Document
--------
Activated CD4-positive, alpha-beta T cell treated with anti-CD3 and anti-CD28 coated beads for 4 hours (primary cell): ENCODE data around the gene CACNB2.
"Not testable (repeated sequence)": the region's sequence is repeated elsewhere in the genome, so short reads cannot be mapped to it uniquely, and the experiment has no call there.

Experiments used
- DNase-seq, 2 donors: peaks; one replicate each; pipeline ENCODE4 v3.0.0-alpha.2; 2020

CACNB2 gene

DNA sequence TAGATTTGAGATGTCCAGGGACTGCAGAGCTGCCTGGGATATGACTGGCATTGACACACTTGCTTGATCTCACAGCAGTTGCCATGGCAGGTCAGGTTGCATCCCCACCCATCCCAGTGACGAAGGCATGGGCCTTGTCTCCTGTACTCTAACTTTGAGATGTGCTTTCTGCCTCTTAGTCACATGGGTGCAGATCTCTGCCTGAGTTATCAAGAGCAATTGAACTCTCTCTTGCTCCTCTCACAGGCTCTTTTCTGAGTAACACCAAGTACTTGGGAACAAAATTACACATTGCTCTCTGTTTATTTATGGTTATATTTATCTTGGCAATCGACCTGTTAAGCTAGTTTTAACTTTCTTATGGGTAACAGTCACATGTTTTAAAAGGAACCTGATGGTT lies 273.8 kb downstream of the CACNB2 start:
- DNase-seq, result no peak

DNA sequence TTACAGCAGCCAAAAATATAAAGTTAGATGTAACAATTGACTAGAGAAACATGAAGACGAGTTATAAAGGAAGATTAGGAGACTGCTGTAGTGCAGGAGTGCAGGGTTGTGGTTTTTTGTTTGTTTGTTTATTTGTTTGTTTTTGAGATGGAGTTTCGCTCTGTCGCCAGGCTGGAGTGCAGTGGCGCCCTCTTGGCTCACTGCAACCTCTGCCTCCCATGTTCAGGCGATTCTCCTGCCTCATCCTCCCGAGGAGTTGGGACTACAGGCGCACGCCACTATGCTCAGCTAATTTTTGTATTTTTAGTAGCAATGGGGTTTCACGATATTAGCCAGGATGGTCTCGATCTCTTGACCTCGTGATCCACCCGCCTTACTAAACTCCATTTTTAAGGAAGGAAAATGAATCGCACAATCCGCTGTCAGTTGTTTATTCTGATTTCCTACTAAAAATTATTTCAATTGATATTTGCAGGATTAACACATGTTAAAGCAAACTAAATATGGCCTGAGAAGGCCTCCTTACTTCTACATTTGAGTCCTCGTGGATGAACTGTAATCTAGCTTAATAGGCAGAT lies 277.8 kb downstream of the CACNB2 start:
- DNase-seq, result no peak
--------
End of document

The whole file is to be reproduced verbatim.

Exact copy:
Activated CD4-positive, alpha-beta T cell treated with anti-CD3 and anti-CD28 coated beads for 4 hours (primary cell): ENCODE data around the gene CACNB2.
"Not testable (repeated sequence)": the region's sequence is repeated elsewhere in the genome, so short reads cannot be mapped to it uniquely, and the experiment has no call there.

Experiments used
- DNase-seq, 2 donors: peaks; one replicate each; pipeline ENCODE4 v3.0.0-alpha.2; 2020

CACNB2 gene

DNA sequence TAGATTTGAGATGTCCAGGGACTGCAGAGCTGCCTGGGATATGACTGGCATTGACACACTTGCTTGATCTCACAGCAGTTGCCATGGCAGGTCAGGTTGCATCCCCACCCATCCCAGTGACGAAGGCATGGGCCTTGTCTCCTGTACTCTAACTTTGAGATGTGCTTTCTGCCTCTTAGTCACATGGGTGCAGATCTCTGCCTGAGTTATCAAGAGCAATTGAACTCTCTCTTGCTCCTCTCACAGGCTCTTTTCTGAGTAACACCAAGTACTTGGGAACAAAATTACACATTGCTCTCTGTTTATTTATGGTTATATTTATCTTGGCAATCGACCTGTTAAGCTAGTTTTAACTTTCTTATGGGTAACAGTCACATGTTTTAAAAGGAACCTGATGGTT lies 273.8 kb downstream of the CACNB2 start:
- DNase-seq, result no peak

DNA sequence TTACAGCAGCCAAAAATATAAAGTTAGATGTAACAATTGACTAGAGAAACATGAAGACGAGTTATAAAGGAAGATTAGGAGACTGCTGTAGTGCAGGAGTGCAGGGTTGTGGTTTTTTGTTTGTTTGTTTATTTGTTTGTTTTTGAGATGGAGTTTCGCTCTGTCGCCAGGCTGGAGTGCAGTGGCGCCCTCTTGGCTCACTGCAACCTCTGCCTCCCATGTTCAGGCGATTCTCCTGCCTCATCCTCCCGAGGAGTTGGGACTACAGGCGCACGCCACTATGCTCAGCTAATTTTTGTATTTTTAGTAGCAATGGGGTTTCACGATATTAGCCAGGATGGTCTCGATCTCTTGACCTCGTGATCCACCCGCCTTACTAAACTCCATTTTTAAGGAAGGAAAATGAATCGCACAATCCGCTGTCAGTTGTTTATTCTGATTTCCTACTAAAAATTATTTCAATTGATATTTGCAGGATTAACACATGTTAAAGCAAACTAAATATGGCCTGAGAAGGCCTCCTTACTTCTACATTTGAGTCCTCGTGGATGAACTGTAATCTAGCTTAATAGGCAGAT lies 277.8 kb downstream of the CACNB2 start:
- DNase-seq, result no peak